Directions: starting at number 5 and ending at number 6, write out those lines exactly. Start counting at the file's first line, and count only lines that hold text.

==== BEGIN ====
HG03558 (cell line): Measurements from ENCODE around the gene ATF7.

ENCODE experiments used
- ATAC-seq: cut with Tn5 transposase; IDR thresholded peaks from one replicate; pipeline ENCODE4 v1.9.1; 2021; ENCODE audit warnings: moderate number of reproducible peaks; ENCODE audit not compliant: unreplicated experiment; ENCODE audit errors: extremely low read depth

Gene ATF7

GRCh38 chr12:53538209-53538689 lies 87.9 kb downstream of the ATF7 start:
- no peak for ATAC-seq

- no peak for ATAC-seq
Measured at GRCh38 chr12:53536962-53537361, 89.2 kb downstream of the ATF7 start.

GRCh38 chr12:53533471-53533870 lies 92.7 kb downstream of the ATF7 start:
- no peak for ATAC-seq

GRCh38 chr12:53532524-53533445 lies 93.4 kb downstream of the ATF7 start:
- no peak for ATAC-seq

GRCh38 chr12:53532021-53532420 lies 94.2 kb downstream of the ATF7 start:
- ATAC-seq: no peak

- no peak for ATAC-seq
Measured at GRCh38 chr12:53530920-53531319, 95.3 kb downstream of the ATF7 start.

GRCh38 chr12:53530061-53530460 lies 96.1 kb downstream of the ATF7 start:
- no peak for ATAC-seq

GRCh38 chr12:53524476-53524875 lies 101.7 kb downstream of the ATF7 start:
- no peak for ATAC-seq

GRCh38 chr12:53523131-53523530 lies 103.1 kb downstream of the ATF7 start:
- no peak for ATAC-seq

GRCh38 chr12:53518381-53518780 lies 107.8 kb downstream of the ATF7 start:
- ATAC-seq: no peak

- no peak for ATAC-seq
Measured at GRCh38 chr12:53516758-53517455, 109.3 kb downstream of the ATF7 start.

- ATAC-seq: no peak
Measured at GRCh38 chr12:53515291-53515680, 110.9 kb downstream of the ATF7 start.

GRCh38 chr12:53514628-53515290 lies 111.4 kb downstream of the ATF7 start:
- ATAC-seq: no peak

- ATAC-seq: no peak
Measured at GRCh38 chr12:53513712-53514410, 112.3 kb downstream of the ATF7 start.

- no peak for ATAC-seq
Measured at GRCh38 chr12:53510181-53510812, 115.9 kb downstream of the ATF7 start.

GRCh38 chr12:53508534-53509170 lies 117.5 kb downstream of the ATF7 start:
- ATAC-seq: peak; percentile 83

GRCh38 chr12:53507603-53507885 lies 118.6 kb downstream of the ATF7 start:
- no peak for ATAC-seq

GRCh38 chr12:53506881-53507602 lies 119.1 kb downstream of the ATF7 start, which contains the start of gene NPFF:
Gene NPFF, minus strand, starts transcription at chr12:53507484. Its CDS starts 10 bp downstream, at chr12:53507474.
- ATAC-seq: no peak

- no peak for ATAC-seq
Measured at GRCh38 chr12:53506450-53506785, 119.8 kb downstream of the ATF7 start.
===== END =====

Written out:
GRCh38 chr12:53538209-53538689 lies 87.9 kb downstream of the ATF7 start:
- no peak for ATAC-seq